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    Victory Amah

      Nkwobi is a local dish of the Igbo tribe. The people of Igbo ethnic group inhabit the eastern part of Nigeria and are one of the largest ethnic groups in Nigeria. This meal is considered a comfort meal and is usually paired with freshly tapped palm wine.

      It is often served in a mortar-resembling hollow plate, it is delicious and creamy. This mortal-like plate gives the meal a traditional appearance.

      The main protein used for the preparation of this delicacy is cow leg but in recent times, people have started introducing other proteins like chicken, beef, or even goat meat.

      The ingredients used for the preparation are; cow leg, wild spinach which is known as okazi, potash, which is known as akanwu, onions, palm oil, salt, seasoning cubes, and fermented African OIlbean seed, which is known as ugba. The fermented African OIlbean seed is usually optional but it adds flavor to the meal.

      The cow leg is first washed thoroughly and put on the fire with just water and onions; at this stage, neither salt nor seasoning is added. Salt thickens cow hyde, it will take longer to soften or not soften at all.

      After it softens a bit, salt and seasoning is then added and the dish is stirred, it is left to boil until the meat is soft enough to even melt in the mouth. It is then brought down from the fire and set aside; the sauce is then prepared while the meat cools down.

      The akanwu and palm oil are the two main ingredients of the sauce. The akanwu comes as a solid or powdery substance, it is melted in hot water and the sand and small stones are sieved off. Another ingredient that is used in place of akanwu is ngwo, which comes in a powdery form and is prepared the same way as the akanwu. The melted akanwu or Ngwo is poured into the palm oil and mixed till it is blended well enough. After the ngwo or akanwu is mixed with the palm oil, the result is usually a thicker light orange paste. A little salt and seasoning is added to the paste and it is heated a bit; at this point, the cook has to be careful with the seasoning because the meat already has seasoning. If ugba is being added, a little is added at this point and the rest is put on top of the already-prepared meal. The okazi leaf is then added and stirred. Okazi leaf is the preferred vegetable for this delicacy but some people also use garden egg leaf; these are leafy greens that could be eaten without passing through fire.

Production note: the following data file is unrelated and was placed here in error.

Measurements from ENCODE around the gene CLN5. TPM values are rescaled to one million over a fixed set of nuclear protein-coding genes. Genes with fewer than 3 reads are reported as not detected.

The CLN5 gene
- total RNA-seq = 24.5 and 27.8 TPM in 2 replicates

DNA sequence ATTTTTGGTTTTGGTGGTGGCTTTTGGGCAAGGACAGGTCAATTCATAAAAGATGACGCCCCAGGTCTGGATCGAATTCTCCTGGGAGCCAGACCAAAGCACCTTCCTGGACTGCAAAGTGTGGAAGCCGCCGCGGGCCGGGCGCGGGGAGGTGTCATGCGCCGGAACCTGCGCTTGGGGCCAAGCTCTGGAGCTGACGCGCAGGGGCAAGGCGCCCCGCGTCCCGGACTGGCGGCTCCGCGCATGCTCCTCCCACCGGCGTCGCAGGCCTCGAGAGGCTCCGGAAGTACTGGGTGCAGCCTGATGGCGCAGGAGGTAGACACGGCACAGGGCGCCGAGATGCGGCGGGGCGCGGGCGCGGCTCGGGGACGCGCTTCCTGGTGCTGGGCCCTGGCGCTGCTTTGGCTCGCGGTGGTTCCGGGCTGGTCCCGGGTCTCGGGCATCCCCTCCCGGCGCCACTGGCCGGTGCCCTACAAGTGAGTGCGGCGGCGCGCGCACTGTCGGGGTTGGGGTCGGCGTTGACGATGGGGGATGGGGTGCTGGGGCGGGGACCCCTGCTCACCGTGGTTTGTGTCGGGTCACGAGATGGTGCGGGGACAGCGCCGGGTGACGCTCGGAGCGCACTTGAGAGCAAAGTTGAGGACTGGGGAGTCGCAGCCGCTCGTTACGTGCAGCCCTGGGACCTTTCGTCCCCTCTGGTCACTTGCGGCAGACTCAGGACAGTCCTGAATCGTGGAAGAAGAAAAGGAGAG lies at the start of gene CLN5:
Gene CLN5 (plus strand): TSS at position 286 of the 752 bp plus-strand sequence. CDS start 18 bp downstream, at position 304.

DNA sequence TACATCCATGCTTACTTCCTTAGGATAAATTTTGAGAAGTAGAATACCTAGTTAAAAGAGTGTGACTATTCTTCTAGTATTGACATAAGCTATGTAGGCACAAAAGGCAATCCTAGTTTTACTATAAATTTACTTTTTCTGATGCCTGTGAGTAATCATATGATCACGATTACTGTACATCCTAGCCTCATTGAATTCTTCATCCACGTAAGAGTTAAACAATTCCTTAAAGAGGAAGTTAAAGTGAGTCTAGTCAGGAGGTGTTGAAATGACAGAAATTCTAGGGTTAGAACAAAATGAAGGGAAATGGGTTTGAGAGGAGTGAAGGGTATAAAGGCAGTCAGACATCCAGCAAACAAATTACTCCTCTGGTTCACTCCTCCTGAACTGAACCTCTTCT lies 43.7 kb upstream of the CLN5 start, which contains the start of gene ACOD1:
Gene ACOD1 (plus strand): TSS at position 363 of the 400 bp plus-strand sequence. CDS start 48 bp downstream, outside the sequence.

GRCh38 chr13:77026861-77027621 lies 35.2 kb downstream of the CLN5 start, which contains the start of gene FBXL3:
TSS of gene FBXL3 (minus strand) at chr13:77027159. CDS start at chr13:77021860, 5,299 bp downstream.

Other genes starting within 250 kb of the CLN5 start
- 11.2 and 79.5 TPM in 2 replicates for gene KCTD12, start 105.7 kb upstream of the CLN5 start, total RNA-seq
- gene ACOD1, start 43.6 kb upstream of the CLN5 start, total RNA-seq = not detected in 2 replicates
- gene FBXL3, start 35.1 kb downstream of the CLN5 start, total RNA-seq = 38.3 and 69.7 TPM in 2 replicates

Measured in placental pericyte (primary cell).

The meat is now poured into the sauce and stirred. The final result looks like porridge yam. This delicacy is now served in a mortar-like dish, the okazi leaf, raw onions, and ugba are then sprinkled on top.

      The people from the Igbo ethnic group are known for their hardworking nature and hustling spirit, and it is not farfetched that they will like to enjoy themselves after a long day’s hard work.

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